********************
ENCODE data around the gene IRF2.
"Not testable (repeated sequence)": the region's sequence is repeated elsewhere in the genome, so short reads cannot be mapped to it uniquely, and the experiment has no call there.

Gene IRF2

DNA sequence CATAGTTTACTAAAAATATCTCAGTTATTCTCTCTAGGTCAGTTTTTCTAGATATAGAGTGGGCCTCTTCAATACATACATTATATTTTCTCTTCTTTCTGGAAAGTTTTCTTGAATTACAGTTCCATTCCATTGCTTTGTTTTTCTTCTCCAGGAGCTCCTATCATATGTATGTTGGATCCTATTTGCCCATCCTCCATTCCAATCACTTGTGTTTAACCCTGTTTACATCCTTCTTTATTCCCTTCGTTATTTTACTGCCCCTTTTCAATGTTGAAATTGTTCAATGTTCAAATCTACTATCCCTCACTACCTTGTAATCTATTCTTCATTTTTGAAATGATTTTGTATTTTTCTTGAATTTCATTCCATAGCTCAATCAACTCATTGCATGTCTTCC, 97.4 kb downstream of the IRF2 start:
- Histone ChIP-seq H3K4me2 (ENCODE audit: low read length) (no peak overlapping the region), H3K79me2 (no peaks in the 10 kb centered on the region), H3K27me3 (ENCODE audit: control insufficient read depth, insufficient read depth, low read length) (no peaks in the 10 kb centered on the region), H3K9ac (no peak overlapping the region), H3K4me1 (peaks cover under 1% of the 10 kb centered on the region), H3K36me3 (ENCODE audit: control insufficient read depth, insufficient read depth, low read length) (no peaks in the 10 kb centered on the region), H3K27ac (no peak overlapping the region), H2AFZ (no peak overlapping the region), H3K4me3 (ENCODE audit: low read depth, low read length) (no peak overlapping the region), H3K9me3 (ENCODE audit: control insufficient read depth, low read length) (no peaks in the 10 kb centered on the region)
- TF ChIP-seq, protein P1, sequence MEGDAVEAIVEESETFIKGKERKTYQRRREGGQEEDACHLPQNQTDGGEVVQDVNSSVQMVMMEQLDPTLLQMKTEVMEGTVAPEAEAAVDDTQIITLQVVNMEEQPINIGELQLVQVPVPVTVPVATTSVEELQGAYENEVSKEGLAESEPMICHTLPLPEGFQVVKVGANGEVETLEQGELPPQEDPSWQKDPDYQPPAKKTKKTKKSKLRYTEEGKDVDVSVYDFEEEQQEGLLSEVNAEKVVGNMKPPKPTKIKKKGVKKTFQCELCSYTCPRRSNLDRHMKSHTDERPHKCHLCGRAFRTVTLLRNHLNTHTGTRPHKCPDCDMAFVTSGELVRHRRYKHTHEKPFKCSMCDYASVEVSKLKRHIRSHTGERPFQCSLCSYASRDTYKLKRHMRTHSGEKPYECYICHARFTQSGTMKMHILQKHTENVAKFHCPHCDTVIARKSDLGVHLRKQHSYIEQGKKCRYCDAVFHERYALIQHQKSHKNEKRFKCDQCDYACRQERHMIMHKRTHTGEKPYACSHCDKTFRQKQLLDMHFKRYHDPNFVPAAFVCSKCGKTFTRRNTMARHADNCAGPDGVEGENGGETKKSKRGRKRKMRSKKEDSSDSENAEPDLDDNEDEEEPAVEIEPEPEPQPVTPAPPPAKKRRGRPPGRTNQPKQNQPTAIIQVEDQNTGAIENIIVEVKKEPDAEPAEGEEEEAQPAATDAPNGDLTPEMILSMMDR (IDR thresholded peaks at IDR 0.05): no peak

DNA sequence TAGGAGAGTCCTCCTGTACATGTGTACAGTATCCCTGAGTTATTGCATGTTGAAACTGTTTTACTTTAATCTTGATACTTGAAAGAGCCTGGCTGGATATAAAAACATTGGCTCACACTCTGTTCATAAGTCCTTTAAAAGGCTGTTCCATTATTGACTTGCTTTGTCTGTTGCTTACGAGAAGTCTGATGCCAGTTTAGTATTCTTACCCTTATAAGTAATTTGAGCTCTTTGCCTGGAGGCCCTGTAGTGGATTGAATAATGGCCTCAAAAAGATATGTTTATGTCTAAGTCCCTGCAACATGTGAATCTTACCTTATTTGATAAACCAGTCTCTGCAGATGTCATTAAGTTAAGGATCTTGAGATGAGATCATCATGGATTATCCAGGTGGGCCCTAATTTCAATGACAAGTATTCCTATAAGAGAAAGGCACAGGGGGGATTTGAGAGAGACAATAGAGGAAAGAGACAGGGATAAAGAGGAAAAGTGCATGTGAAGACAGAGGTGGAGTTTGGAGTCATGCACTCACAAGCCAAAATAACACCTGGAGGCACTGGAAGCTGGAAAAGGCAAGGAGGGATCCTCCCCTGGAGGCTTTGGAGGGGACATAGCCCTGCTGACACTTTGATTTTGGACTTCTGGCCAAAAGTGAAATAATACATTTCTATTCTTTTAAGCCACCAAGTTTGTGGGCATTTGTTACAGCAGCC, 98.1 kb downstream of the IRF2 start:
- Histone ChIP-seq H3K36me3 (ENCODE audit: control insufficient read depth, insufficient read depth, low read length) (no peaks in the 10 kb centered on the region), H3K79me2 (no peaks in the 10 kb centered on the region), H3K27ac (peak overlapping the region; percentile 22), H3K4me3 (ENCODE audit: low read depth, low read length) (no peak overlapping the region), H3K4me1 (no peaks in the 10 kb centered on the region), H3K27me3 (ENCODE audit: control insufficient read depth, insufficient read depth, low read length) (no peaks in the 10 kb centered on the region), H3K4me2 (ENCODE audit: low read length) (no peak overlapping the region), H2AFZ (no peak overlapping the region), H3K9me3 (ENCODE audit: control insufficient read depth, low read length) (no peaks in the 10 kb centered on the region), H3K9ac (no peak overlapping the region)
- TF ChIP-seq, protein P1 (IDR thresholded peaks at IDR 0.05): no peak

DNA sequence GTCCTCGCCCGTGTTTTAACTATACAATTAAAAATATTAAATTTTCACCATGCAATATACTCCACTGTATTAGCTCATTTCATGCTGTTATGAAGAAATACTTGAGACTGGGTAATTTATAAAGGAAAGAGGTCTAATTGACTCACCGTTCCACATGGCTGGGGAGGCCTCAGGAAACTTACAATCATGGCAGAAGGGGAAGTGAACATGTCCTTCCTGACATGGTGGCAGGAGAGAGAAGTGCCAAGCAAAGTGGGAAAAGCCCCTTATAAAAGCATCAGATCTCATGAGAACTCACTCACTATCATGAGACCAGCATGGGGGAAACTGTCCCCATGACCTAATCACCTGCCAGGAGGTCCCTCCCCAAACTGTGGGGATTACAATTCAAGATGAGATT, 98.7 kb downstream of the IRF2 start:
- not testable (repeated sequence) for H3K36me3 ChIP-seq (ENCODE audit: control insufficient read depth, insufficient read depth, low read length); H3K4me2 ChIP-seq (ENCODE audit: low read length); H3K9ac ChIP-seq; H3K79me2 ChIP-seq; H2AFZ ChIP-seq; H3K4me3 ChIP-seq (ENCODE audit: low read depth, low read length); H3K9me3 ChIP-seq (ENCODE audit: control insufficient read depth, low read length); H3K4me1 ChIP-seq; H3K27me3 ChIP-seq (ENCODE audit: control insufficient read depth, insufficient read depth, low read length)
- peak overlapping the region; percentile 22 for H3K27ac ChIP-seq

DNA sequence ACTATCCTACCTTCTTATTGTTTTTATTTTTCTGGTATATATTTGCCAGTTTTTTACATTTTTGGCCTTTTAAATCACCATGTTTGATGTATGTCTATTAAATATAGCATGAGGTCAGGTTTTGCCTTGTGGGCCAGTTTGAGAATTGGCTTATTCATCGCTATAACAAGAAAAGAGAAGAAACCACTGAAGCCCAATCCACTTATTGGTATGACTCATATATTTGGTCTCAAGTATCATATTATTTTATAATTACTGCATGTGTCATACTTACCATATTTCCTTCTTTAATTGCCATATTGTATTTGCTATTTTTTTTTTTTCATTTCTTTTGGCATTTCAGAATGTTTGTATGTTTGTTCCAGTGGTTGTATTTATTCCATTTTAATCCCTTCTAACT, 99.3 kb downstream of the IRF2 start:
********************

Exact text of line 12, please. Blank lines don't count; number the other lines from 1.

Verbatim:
- peak overlapping the region; percentile 22 for H3K27ac ChIP-seq